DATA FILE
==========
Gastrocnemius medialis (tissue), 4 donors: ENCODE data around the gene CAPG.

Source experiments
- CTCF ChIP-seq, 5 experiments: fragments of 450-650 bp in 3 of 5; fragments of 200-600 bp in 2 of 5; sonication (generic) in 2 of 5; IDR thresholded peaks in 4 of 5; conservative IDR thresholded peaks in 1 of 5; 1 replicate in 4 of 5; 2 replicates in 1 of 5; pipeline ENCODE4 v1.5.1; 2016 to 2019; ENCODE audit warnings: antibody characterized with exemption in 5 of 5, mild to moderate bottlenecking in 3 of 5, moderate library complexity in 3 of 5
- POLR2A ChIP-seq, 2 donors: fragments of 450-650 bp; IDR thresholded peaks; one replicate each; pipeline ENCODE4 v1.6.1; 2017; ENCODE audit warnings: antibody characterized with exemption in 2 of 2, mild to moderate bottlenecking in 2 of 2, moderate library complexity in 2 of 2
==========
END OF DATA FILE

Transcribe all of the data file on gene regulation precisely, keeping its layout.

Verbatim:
Gastrocnemius medialis (tissue), 4 donors: ENCODE data around the gene CAPG.

Source experiments
- CTCF ChIP-seq, 5 experiments: fragments of 450-650 bp in 3 of 5; fragments of 200-600 bp in 2 of 5; sonication (generic) in 2 of 5; IDR thresholded peaks in 4 of 5; conservative IDR thresholded peaks in 1 of 5; 1 replicate in 4 of 5; 2 replicates in 1 of 5; pipeline ENCODE4 v1.5.1; 2016 to 2019; ENCODE audit warnings: antibody characterized with exemption in 5 of 5, mild to moderate bottlenecking in 3 of 5, moderate library complexity in 3 of 5
- POLR2A ChIP-seq, 2 donors: fragments of 450-650 bp; IDR thresholded peaks; one replicate each; pipeline ENCODE4 v1.6.1; 2017; ENCODE audit warnings: antibody characterized with exemption in 2 of 2, mild to moderate bottlenecking in 2 of 2, moderate library complexity in 2 of 2